The yuan's exchange rate has experienced three rounds of depreciation and one round of appreciation within the past year.

Three days after the central parity rate reform, the yuan's exchange rate significantly dropped to 6.4 yuan against the U.S. dollar. On August 13, 2015, PBOC Assistant Governor Zhang Xiaohui said at a press conference that after two days of adjustment, the value of the yuan had gradually returned to market levels, and the 3-percent accumulated depreciation pressure had been released.

Between the end of December last year and early January this year, the yuan's central parity rate against the U.S. dollar dropped again, leading to fluctuations of the onshore and offshore exchange rates in Hong Kong. The central bank stabilized the yuan's exchange rate through measures such as changing the required reserve ratio of deposits of overseas financial institutions at domestic financial institutions.

The third round of depreciation happened between May and July this year, when market expectations for a rate hike by the U.S. Federal Reserve increased, and Britain voted to leave the European Union. The yuan's exchange rate experienced a slide of more than 2,000 basis points from 6.45 yuan against the U.S. dollar in early May to nearly 6.7 in late July.

But a round of appreciation soon followed. When the exchange rate approached 6.7 against the U.S. dollar, market expectations for the yuan's depreciation were alleviated, and 6.7 was also regarded by many industry insiders as the bottom line rate acceptable to the central bank in the short term. From the end of July to early August, the yuan appreciated remarkably against the U.S. dollar.

Reform continues

Challenges remain to maintain a stable exchange rate for the yuan, but since the August 11 central parity rate reform, the market has become better at anticipating the daily rate, and communication between the central bank and the market has become more timely and transparent.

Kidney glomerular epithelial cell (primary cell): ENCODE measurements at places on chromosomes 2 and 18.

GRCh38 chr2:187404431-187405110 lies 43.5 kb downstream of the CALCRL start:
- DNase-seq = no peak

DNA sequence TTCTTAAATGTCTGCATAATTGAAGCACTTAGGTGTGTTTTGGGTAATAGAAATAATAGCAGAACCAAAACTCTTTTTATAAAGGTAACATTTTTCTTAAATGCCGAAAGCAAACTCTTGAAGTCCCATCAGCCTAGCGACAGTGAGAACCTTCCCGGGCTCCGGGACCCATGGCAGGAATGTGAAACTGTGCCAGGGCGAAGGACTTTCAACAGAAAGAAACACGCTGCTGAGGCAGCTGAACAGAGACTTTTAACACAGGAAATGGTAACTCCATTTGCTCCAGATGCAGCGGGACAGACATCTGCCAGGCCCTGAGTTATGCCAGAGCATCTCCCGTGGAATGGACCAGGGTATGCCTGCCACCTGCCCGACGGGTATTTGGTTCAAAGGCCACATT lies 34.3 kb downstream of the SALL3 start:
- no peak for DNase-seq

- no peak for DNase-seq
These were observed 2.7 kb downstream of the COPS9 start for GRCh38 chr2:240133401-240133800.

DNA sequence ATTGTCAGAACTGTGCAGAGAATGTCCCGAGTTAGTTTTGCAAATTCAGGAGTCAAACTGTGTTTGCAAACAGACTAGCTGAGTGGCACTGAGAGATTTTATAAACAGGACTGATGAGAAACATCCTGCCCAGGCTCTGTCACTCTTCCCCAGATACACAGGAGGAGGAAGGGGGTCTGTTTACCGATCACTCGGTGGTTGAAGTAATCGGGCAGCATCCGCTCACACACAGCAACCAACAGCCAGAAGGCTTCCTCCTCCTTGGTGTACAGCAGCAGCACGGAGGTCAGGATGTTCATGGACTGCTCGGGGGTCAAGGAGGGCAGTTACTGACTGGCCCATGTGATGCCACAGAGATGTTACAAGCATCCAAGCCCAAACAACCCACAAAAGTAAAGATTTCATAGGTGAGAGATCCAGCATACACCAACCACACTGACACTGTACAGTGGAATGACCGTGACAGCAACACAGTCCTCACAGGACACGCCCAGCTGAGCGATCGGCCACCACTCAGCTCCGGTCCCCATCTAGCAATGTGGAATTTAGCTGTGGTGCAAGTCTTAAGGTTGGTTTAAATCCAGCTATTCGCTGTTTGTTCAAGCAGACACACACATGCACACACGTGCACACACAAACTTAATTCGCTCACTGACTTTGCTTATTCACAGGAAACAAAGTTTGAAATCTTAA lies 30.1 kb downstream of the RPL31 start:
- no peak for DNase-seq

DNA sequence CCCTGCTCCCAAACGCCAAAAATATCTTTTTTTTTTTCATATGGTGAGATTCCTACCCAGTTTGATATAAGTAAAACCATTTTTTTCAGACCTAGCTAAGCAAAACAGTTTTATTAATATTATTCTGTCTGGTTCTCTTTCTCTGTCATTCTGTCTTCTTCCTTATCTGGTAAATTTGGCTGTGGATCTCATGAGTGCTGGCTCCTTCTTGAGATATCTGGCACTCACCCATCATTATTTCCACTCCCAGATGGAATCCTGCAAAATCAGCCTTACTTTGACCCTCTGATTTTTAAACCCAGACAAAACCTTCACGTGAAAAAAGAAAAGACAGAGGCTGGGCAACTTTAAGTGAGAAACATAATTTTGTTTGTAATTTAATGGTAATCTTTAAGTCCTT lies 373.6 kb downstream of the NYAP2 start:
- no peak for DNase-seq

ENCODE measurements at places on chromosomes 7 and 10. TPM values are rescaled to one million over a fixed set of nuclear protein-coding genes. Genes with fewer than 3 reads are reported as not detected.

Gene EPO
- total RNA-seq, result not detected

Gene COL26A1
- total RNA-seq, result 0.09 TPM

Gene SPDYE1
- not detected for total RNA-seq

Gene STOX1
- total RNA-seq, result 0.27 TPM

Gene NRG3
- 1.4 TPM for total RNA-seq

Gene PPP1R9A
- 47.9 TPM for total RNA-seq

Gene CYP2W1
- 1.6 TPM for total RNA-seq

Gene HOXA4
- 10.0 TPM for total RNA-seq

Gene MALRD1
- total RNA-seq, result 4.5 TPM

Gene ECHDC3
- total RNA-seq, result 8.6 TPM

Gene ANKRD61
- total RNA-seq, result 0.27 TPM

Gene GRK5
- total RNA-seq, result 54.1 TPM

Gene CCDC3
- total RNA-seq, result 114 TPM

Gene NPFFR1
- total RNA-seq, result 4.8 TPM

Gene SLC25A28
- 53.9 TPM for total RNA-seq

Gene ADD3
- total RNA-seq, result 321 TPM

"Managing a floating exchange rate regime is also a new challenge for the central bank," said Hu Yifan, chief China economist at UBS Wealth Management. "But through the central parity rate reform and the two rounds of significant exchange rate fluctuation, we can see that the central bank has become more experienced in management."

The yuan's exchange rate formation regime has gained the public's trust, said Zhu Haibin, chief China economist at JPMorgan Chase & Co. According to Zhu, the increase of public trust in the new exchange rate regime is due to the central bank improving communication with the market and its further strengthening of capital outflow controls.

Despite the pressure of U.S. dollar appreciation, PBOC Governor Zhou Xiaochuan still thinks there are no grounds for the yuan to further depreciate.

At a quarterly conference on July 4, he vowed to further advance the reform of the yuan's exchange rate formation regime and be flexible in the use of various monetary policy tools, aiming to keep the yuan basically stable at a reasonable and balanced level.

This year, China hasn't slowed down in advancing the reform of its foreign exchange market.

On June 24, a foreign exchange market self-discipline regime was established in Shanghai. Chen Siqing, Vice Governor of the PBOC, said that this regime is an important measure to improve the systems and institutions of the country's foreign exchange market, which will greatly elevate the yuan's status as a settlement and reserve currency and further accelerate the process for the yuan to become an international currency.

Copyedited by Chris Surtees